ASFINAG in Carinthia will begin implementing a further major expansion of renewable energy sources in the fall of 2023, with the aim of being self-sufficient in electricity by 2030. Work on the expansion of the existing photovoltaic systems at the Villach and Klagenfurt sites is scheduled to begin in November. Also in late autumn, construction work will start on a small hydropower plant directly at the Karawanken Tunnel, which will supply up to a third of the tunnel‘s energy requirements. And in spring 2024, another tunnel will be equipped with a solar power installation. A new system will be installed at the east portal of the Ehrentalerberg Tunnel in Klagenfurt to supply the infrastructure with renewable energy.
“The energy transition can only succeed with a consistent expansion of photovoltaics, hydropower and wind power,” says ASFINAG CEO Hartwig Hufnagl. “With this initiative in Carinthia, we are taking another important step towards achieving our goal of being self-sufficient in electricity by 2030. We will therefore follow up with many more such projects.”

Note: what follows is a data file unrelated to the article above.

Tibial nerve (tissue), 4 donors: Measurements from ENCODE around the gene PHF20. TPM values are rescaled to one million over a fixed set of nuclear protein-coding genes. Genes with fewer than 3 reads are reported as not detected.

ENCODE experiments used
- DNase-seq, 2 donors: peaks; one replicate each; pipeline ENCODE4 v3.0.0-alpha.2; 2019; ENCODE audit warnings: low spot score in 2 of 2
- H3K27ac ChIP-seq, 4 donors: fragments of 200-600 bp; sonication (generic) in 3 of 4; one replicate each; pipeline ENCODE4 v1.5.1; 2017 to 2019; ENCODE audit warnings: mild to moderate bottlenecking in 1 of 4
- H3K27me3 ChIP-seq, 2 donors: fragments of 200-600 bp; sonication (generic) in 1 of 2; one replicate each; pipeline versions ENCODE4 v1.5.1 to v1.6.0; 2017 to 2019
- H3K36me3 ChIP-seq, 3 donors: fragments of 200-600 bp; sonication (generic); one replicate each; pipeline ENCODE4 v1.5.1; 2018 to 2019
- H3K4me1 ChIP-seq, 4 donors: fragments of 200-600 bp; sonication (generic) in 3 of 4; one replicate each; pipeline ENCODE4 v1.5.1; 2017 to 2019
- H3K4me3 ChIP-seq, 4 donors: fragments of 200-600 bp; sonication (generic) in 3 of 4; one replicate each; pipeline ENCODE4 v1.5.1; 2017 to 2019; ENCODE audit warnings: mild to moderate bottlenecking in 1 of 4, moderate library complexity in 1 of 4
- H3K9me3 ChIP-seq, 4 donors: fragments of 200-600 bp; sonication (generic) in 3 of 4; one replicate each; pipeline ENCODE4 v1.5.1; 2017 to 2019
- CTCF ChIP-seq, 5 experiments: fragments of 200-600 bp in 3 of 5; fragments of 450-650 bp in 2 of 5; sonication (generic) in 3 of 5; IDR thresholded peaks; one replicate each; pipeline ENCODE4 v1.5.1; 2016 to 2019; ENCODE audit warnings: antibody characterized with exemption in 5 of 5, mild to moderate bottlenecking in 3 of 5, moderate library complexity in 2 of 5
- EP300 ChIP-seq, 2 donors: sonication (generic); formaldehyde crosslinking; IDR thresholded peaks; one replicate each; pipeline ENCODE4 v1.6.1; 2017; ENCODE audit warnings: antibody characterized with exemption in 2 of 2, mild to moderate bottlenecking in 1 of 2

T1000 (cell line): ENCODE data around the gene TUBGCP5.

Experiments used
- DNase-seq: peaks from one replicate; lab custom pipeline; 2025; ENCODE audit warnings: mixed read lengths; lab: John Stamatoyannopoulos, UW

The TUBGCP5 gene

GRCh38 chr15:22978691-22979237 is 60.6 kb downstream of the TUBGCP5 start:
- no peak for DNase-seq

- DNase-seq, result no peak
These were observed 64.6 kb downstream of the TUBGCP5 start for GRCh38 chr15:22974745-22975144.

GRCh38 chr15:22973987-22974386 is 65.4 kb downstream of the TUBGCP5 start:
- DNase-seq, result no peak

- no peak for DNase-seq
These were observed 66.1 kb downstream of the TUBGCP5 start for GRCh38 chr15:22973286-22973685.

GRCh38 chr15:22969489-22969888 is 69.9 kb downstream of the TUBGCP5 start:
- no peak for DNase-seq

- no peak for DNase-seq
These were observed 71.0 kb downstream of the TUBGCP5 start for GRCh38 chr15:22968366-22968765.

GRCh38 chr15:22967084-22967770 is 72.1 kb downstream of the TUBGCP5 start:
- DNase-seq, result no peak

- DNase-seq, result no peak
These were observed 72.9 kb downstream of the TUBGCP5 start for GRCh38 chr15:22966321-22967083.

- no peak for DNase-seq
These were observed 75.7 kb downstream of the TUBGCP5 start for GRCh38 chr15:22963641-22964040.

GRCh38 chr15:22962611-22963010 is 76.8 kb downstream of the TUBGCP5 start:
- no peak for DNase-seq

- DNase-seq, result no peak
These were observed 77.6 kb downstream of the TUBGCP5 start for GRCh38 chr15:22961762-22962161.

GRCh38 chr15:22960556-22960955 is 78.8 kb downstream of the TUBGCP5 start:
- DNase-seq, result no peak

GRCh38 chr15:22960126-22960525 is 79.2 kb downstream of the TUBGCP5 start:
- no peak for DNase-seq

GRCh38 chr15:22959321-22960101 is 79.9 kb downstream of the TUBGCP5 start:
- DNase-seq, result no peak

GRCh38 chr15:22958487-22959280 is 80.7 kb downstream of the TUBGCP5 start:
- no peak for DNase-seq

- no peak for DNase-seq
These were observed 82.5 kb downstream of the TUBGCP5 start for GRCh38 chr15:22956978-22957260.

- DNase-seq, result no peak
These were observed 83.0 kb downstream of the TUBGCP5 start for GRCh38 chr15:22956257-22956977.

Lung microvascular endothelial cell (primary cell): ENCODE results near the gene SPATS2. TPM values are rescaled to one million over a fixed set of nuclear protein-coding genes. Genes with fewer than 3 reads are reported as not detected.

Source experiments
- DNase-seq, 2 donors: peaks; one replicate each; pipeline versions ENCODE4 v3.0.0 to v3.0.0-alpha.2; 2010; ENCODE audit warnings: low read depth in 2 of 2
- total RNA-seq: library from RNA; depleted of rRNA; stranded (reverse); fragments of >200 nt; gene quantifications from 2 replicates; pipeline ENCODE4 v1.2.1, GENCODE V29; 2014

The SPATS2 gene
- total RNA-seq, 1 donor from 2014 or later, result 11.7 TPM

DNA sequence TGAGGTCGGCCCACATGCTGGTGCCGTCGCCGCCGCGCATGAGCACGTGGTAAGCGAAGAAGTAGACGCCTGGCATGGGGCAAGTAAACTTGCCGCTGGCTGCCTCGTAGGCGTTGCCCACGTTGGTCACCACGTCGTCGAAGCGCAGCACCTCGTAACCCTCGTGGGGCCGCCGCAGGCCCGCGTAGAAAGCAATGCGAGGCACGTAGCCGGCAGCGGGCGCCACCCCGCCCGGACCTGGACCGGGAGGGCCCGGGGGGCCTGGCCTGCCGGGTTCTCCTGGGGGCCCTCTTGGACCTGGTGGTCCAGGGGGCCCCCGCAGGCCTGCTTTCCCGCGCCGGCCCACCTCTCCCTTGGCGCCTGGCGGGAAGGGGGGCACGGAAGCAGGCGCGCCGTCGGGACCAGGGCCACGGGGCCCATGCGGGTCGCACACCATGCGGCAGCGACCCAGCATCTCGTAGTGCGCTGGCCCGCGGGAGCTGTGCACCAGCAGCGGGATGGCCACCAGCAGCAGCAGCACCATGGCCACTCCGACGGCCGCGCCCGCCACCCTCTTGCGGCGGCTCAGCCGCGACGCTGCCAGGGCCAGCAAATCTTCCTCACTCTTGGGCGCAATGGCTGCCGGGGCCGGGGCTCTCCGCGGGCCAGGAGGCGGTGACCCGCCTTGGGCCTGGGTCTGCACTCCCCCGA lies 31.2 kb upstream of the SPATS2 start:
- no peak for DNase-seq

Solar Power Sytem for Ehrentalerberg Tunnel
A new solar power system will be installed at the east portal of the Ehrentalerberg tunnel from spring 2024. More than 2600 solar electric panels with a total output of 1100 kilowatts peak will ensure that the tunnel can be operated in an energy-neutral manner in future. Completion is scheduled for the end of 2024.
Diverted Karawanken Mountain Waters Supply Electricity
Construction work on ASFINAG‘s third small hydropower plant has already started in 2023. Normally, tunnel seepage water is diverted from a tunnel without being utilised. In the case of the Karawanken tunnel, all this mountain water will be collected and channelled to the north portal, where it will be used to generate energy in a hydroelectric power plant. The mountain water is discharged very evenly throughout the year, which means that it can be expected to operate continuously for 60 years or more. The output of the power plant will be around 470 megawatt hours, which is as much as around 100 single-family homes need per year. The electricity generated will be fed directly into the tunnel. Around 30 per cent of the electricity required – not including ventilation – can be covered by hydropower in future.